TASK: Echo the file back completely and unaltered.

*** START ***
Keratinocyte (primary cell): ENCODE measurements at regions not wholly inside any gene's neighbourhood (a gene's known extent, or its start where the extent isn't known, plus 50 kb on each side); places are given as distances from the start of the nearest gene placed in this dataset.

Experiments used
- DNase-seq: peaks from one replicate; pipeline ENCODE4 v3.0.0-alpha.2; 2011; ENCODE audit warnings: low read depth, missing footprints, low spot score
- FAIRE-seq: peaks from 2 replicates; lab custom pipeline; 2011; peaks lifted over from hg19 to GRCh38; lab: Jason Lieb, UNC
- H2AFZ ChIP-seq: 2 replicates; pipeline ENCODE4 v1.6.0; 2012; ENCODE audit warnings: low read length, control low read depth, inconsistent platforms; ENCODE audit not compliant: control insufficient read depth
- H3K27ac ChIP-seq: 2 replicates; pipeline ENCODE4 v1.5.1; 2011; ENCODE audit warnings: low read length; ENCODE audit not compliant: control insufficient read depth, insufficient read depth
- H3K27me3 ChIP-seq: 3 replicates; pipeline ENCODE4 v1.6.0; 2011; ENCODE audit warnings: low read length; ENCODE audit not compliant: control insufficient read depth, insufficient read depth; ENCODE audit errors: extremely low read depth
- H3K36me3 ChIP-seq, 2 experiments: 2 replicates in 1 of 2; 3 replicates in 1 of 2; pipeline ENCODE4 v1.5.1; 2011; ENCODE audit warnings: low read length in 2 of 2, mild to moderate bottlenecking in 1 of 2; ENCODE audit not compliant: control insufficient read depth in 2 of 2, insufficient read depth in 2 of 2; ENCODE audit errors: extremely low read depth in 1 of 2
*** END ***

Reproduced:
Keratinocyte (primary cell): ENCODE measurements at regions not wholly inside any gene's neighbourhood (a gene's known extent, or its start where the extent isn't known, plus 50 kb on each side); places are given as distances from the start of the nearest gene placed in this dataset.

Experiments used
- DNase-seq: peaks from one replicate; pipeline ENCODE4 v3.0.0-alpha.2; 2011; ENCODE audit warnings: low read depth, missing footprints, low spot score
- FAIRE-seq: peaks from 2 replicates; lab custom pipeline; 2011; peaks lifted over from hg19 to GRCh38; lab: Jason Lieb, UNC
- H2AFZ ChIP-seq: 2 replicates; pipeline ENCODE4 v1.6.0; 2012; ENCODE audit warnings: low read length, control low read depth, inconsistent platforms; ENCODE audit not compliant: control insufficient read depth
- H3K27ac ChIP-seq: 2 replicates; pipeline ENCODE4 v1.5.1; 2011; ENCODE audit warnings: low read length; ENCODE audit not compliant: control insufficient read depth, insufficient read depth
- H3K27me3 ChIP-seq: 3 replicates; pipeline ENCODE4 v1.6.0; 2011; ENCODE audit warnings: low read length; ENCODE audit not compliant: control insufficient read depth, insufficient read depth; ENCODE audit errors: extremely low read depth
- H3K36me3 ChIP-seq, 2 experiments: 2 replicates in 1 of 2; 3 replicates in 1 of 2; pipeline ENCODE4 v1.5.1; 2011; ENCODE audit warnings: low read length in 2 of 2, mild to moderate bottlenecking in 1 of 2; ENCODE audit not compliant: control insufficient read depth in 2 of 2, insufficient read depth in 2 of 2; ENCODE audit errors: extremely low read depth in 1 of 2